Bank Of The North Ltd Vs Intra Bank S.A (1969) LLJR-SC

Bank Of The North Ltd Vs Intra Bank S.A (1969)

LawGlobal-Hub Lead Judgment Report

This is an appeal against the ruling of Holden J. in an application before him in the High Court of the Kano Judicial Division setting aside a final judgment entered by him on 24th January, 1967, in an action brought by the plaintiffs/appellants by way of a specially indorsed writ under Order 3, rules 9-14 of the High Court (Civil Procedure) Rules. The Writ of Summons reads as follows:-

“The plaintiffs’ claim is for money payable by the defendants to the plaintiffs for money lent or deposited by the defendants who acted as bankers for the plaintiffs and for money paid by the plaintiffs for the defendants as bankers or agent for the defendants at its request, and for interest upon money due from the defendants to the plaintiffs and fore-borne at interest upon money due from the defendants at its request and money found to be due from the defendants to the plaintiffs”.

Particulars of the claim were then set out. The writ was filed on 5th December, 1966, supported by the usual affidavit that the amount was due to the plaintiffs and that the defendants had no defence to the action. On the same day, namely 5th December, 1966, a motion to serve the defendants’ outside jurisdiction and at the head office of the defendants in Lebanon was heard and granted. The case was called again on 19th December, 1966, but as there was no report of service on the defendants, the matter was adjourned till 24th January, 1966. On that date, it was proved by affidavit that the defendants had been served but there was no appearance. Plaintiff’s counsel asked for judgment and on that date judgment was entered in favour of the plaintiffs/appellants for £406, 719 with interest at 8’/, per annum as from 1st December, 1966 with 100 guineas costs. On the 25th January, 1966, leave was granted for execution to proceed and it was ordered that the judgment/debtors be restrained from making a transfer of any dividends in respect of all shares held by them in the plaintiff’s company. At the same time the plaintiffs as judgment/creditors proceeded to levy execution upon shares held by the defendants (judgment/debtors) in the Bank of the North (plaintiffs) which were sold by public auction by the Deputy Sheriff and they were purchased by the Northern States Marketing Board for the sum of £486,283.12s.3d. Thus the plaintiffs deducted in all a sum of £407,099 due to them as judgment debt and costs. The balance was later paid out under other guarantee orders. Although it makes no difference whatever to the matter, it is as well to state, at this stage, that the Intra Bank S.A. does not exist, and has no branch, in Nigeria. The headquarters is in Beirut with some branches all over the world. At the material time, the Bank had closed its doors to business in Lebanon where there was a state of uncertainty and the London branch was in court under a petition for winding up. Now, about five months after judgment had been entered in favour of the plaintiffs, and indeed on 29th June, 1967, the defendants filed a motion for an order that the judgment entered in their absence on 24th January, 1967 to set aside and that the defendants/applicants be granted leave to defend the action and that all monies recovered by the respondents under the judgment or otherwise the property of the defendants be repaid to them. After a most acrimonious legal battle, the judge ruled that he had no jurisdiction to have entertained the claims before him or to have allowed service of the writ outside the jurisdiction of the court.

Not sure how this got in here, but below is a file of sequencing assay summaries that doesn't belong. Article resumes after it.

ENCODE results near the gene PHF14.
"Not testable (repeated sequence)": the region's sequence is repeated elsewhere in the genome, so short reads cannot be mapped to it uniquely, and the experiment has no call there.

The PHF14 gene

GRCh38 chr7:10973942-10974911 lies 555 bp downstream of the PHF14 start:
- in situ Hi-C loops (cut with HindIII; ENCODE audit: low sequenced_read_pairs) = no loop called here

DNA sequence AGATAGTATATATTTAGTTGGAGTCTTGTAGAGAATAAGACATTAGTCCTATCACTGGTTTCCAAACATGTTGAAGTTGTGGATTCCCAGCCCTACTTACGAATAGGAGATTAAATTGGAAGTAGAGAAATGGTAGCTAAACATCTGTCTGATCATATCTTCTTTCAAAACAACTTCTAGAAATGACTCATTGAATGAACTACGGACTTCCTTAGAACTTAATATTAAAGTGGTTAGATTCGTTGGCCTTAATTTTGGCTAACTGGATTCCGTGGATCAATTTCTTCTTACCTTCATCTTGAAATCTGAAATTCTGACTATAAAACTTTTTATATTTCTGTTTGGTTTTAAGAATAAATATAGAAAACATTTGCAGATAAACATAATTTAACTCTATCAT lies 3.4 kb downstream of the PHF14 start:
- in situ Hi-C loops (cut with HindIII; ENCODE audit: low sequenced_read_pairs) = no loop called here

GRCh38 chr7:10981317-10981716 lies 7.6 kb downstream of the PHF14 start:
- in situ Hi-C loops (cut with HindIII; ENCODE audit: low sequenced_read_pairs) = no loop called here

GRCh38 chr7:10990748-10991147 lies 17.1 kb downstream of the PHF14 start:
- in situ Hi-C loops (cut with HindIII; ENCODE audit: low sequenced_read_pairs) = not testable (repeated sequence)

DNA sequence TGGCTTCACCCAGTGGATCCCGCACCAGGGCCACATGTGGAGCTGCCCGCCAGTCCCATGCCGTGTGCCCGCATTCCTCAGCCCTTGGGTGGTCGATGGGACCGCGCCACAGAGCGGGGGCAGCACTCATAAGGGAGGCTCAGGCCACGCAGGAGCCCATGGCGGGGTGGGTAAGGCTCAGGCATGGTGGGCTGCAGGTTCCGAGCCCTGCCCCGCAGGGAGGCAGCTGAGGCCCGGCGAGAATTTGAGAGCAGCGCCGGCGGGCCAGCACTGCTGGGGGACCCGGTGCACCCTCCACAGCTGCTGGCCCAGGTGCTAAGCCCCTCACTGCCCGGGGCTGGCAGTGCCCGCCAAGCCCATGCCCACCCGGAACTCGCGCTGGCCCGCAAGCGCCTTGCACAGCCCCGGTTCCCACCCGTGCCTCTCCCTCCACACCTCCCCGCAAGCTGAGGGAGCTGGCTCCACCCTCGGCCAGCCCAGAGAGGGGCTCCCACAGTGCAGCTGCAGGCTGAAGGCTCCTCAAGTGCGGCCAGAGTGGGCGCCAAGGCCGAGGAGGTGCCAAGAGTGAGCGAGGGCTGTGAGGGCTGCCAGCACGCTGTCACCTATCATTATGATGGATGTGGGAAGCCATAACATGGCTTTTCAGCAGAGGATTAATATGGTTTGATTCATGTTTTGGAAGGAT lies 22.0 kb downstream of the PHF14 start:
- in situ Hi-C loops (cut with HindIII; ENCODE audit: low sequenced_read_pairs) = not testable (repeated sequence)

See also  Union Bank Of Nigeria Ltd. V. Sax (Nig.) Ltd. & Ors (1994) LLJR-SC

Thus the learned judge on 13th April, 1968, set aside his judgment given in favour of the plaintiffs on 24th January, 1967. No consequential orders were however then made concerning the execution which had been levied. It is from the order setting aside the judgment on the undefended list that the plaintiffs have now appealed. Ten grounds of appeal were filed but after hearing the first two grounds of appeal, namely grounds 1 and 2, the court decided to hear the respondents’ counsel’s reply. Further arguments were then postponed to consider if it will be necessary for the Court to hear counsel on the other grounds of appeal. Having decided that it would not be necessary, we now proceed to give our views on the matter. The two grounds of appeal argued are as follows:-

“1 The learned judge had no jurisdiction to hear and allow an application to set aside the final judgment entered on the merits in favour of the plaintiff/appellant on 24th January 1967 in an undefended action brought under Order 3, rules 9 to 14 of the High Court Cap. 211 Laws of Nigeria 1948 which in effect was also a consent judgment, on a motion of notice brought by the defendant/respondent when the correct procedure should have been by writ of summons.